Those rules are still discussed only in the context of international flights, though the new separate screening rules for books, electronics, and food point to a serious convergence of hassle factors for anybody setting foot in an airport no matter the destination. And it may be only a matter of time before we all fly unplugged. Security expert Bruce Schneier doesn't believe the laptop ban makes any sense, since such a device is no safer in the cargo hold than the cabin, and can be more easily screened at a checkpoint than in luggage. But if it's going to be imposed, "why aren't domestic flights included in this ban?… [A]nyone who could detonate a laptop bomb on his international flight could do it on his domestic connection."
Oh, please don't give them ideas.
While it's understandable that the TSA might want to reduce its 95 percent failure rate when detecting bombs and weapons, it's not so clear why it has chosen to do so by targeting passengers' lunches and reading materials for special scrutiny. There might be an easier way. Maybe the screening devices just need a good thump on the top to get them working properly (maybe the operators do too, but that's a different issue). After all, the DHS Inspector General warned just two years ago that "Because TSA does not adequately oversee equipment maintenance, it cannot be assured that routine preventive maintenance is performed or that equipment is repaired and ready for operational use."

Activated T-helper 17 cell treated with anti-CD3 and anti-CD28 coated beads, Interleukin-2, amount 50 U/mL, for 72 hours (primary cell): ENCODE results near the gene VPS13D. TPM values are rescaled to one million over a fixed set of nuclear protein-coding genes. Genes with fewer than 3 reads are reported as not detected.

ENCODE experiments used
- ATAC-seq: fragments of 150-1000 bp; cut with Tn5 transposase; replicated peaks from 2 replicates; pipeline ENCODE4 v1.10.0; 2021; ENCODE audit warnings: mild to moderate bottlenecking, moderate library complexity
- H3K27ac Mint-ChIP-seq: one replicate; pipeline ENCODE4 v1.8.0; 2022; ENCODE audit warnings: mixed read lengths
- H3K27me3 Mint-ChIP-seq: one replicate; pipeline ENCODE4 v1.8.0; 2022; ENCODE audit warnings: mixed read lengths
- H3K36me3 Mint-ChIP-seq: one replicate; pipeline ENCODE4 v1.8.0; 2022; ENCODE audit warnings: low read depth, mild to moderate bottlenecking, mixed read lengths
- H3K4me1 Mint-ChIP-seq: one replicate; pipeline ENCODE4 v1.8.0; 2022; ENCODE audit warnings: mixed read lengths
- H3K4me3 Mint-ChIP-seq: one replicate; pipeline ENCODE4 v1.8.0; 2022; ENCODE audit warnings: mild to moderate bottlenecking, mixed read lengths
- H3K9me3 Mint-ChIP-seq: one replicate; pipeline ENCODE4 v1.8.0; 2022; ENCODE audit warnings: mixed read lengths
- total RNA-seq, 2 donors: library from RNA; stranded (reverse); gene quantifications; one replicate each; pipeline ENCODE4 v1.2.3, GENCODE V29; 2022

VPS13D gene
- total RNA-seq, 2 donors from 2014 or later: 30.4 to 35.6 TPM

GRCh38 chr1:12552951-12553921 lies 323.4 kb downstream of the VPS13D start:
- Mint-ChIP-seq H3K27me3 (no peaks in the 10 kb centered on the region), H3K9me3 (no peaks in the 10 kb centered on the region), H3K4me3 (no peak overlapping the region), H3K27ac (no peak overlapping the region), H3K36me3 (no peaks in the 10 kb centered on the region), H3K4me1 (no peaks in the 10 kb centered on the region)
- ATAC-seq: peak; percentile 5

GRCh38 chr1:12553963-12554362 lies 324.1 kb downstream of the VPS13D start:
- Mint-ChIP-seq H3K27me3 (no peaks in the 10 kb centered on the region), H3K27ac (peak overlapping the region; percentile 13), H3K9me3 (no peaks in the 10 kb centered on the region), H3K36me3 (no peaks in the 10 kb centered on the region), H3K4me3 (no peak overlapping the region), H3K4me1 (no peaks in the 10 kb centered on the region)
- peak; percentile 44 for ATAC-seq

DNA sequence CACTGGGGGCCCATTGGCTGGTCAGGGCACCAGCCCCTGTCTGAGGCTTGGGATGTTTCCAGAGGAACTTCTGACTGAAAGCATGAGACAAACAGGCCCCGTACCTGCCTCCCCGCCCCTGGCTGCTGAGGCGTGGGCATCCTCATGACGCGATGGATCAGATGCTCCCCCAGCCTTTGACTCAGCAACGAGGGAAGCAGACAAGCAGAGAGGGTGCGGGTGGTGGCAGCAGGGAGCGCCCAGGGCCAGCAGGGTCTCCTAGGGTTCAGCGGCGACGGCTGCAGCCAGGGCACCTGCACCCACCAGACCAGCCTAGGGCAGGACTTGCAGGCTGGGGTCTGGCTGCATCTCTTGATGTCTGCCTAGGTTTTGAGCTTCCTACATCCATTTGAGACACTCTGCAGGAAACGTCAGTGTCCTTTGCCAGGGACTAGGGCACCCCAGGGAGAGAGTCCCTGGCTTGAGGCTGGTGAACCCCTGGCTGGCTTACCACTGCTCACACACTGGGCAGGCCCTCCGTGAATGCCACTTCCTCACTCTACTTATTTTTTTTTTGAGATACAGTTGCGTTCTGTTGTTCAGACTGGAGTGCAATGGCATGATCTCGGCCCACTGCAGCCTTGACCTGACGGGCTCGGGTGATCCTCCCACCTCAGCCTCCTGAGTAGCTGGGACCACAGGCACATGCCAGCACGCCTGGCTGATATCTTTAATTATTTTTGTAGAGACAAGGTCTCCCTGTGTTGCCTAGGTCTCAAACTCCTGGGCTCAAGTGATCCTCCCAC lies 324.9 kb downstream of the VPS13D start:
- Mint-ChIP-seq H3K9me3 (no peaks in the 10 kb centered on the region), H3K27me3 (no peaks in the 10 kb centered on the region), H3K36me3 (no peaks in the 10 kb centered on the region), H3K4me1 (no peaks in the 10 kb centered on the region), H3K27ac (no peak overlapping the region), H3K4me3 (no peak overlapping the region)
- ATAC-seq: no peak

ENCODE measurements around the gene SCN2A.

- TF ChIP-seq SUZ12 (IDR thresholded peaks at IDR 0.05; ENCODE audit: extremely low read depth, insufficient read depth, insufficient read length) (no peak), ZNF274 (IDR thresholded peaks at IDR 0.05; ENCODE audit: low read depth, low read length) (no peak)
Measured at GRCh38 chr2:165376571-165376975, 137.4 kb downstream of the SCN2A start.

"If the equipment is not fully operational," the report added, "TSA may have to use other screening measures, which could result in longer wait times and delays in passenger and baggage screening."
"Other screening measures" like making everybody sort their possessions into separate trays? Huh.
Don't count on TSA getting around to that equipment maintenance anytime soon—or to seriously addressing its employees' inability to identify forbidden stuff mixed in with passengers' belongings. The agency tasked with travel security, or just with hassling travelers, has a lousy history when it comes to dealing with its shortcomings.
In 2012, the DHS Inspector General assessed the TSA's handle on controlling access to the sensitive areas at airports—you know, all the areas the checkpoints and locked doors are supposed to protect. It "identified access control vulnerabilities at the domestic airports where we conducted testing," though the details were classified.
Last October, a little insistently, the IG put out a more detailed report covering the TSA's handling of ID badges that allow people access to terminals, cargo areas, and airfields. It turned out that "some airport operators and TSA personnel were misinterpreting its guidance on how to determine the acceptable percentage of lost, stolen, or unaccounted for badges," and referred to a report that "an official from the Hartsfield-Jackson Atlanta International Airport said that, over 2 years, more than 1,400 badges were lost or stolen."
So the screws get tighter and tighter at the security gauntlets suffered by passengers, while actual bad guys could bypass all of that by availing themselves of potentially thousands of lost and stolen ID badges allowing relatively easy airport access.
Keep that in mind when you line up to sort your possessions into appropriate trays at the security checkpoint. As the hassle factor rises, the only way to make your flight without suffering an outrageous degree of pointless harassment might be to get your hands on one of those missing ID badges.
Especially if you're carrying chocolate.